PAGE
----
Two piece appeared in the Sunday paper. One centers on Outer Banks Bar and includes a great night photo of the lonely bar standing its ground in the rain (along the lines of photos you've seen here).
Another, by Bill Barrow, details the current state of VA Footprint land acquisition and house moving prospects in the LSU Footprint. Importantly, Barrow's piece pins down the details of the basic outline of events I presented to you here a few days ago: essentially, the state asked to use funds to move houses on the LSU Footprint, and the City initially said no, only giving in "after several weeks of requests."
- Builders of Hope hopes to move at least 81 homes off the VA Footprint by Dec. 1
- The City of New Orleans will not meet its November 30 deadline for clearing the VA Hospital site to turn over to the VA because the state has not acquired all 194 properties. Originally, I believe the arrangement between the City and the VA called for steep penalties for any delay beyond that date. I'm interested to see what the means in light of the fact that there's been no replacement, seemingly, for the Cooperative Endeavor Agreement between the City and the State related to site preparation.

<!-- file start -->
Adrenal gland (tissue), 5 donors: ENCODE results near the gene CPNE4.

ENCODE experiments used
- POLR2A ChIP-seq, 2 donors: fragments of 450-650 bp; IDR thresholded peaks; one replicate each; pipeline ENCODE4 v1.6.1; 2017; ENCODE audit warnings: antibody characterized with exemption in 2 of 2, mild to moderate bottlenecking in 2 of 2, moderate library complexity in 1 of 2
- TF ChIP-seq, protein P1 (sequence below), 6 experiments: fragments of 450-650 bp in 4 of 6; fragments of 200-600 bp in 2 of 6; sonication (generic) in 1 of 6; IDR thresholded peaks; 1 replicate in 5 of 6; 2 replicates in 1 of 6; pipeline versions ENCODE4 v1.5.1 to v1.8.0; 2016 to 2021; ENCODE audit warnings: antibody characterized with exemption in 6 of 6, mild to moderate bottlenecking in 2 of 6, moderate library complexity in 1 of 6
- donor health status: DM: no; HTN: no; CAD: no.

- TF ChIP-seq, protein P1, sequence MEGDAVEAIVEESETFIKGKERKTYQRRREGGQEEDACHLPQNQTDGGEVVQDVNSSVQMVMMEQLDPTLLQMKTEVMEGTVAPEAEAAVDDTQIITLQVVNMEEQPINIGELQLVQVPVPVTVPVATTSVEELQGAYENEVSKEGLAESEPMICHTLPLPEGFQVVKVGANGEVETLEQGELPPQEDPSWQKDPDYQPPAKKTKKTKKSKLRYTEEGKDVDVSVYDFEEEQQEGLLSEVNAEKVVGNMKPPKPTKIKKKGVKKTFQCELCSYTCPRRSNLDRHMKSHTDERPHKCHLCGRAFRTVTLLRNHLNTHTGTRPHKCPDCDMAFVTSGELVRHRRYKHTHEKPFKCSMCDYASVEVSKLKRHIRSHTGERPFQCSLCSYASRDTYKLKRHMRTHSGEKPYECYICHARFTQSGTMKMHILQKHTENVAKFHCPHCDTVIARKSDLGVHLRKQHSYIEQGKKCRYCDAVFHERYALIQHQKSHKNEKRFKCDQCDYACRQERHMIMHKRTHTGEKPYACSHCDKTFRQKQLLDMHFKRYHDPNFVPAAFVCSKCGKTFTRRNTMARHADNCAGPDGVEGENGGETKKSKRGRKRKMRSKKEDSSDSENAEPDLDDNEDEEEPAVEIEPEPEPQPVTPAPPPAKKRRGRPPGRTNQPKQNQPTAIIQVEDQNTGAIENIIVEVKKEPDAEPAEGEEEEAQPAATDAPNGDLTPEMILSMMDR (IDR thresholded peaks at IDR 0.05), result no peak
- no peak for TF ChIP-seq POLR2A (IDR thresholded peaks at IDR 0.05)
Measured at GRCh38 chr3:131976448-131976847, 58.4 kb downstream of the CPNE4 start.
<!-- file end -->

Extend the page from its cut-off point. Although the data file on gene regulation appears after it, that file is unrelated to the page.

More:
- Jerry Jones with the State of Louisiana "praised the Builders of Hope program and said he hopes to replicate it." That's good news for the LSU Footprint. I think that Builders of Hope, based on their performance in the VA Footprint, could extract over 30 properties from the LSU Footprint (not all full properties in each case, but usable portions of some larger homes as well).
- From the Outer Banks piece, we learn that as of October 25, the date of the state's most recent acquisition report, 30 parcels in the VA Footprint were still in the hands of their owners (which seems high to me - and has likely changed as least a bit - although that timeline falls squarely within the CDC computer conveyance crisis).